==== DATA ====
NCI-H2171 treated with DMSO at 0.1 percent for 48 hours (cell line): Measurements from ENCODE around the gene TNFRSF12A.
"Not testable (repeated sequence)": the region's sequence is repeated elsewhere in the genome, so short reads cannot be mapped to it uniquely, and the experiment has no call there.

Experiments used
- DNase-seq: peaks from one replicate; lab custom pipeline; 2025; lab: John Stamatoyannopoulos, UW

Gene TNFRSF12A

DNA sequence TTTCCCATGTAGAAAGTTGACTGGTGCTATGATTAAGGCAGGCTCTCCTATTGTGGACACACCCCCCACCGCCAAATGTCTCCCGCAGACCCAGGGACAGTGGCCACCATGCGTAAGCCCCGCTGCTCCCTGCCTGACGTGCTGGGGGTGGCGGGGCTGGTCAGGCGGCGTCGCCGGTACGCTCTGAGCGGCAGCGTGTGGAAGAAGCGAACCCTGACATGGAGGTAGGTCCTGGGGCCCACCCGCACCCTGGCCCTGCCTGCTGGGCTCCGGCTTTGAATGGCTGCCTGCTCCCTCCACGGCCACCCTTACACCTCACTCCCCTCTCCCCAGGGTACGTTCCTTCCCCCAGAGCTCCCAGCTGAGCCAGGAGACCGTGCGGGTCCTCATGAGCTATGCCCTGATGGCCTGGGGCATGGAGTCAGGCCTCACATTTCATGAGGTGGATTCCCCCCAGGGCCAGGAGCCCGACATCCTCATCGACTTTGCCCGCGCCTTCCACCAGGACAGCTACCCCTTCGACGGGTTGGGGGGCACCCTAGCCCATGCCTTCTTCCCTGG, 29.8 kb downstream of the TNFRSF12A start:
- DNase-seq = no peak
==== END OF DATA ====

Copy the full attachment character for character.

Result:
NCI-H2171 treated with DMSO at 0.1 percent for 48 hours (cell line): Measurements from ENCODE around the gene TNFRSF12A.
"Not testable (repeated sequence)": the region's sequence is repeated elsewhere in the genome, so short reads cannot be mapped to it uniquely, and the experiment has no call there.

Experiments used
- DNase-seq: peaks from one replicate; lab custom pipeline; 2025; lab: John Stamatoyannopoulos, UW

Gene TNFRSF12A

DNA sequence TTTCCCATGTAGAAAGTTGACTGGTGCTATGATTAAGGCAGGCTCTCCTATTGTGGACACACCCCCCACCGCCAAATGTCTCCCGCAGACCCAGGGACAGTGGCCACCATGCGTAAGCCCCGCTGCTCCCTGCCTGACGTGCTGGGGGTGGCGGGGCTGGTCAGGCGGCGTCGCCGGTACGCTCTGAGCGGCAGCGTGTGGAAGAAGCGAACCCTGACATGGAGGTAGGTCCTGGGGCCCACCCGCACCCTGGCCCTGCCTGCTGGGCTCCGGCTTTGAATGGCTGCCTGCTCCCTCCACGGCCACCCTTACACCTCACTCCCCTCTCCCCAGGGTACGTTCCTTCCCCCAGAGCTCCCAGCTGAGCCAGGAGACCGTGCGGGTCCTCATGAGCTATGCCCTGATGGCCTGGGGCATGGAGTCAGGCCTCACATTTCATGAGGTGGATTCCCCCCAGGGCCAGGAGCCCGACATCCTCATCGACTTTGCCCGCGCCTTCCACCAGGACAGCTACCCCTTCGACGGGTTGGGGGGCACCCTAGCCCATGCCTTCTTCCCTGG, 29.8 kb downstream of the TNFRSF12A start:
- DNase-seq = no peak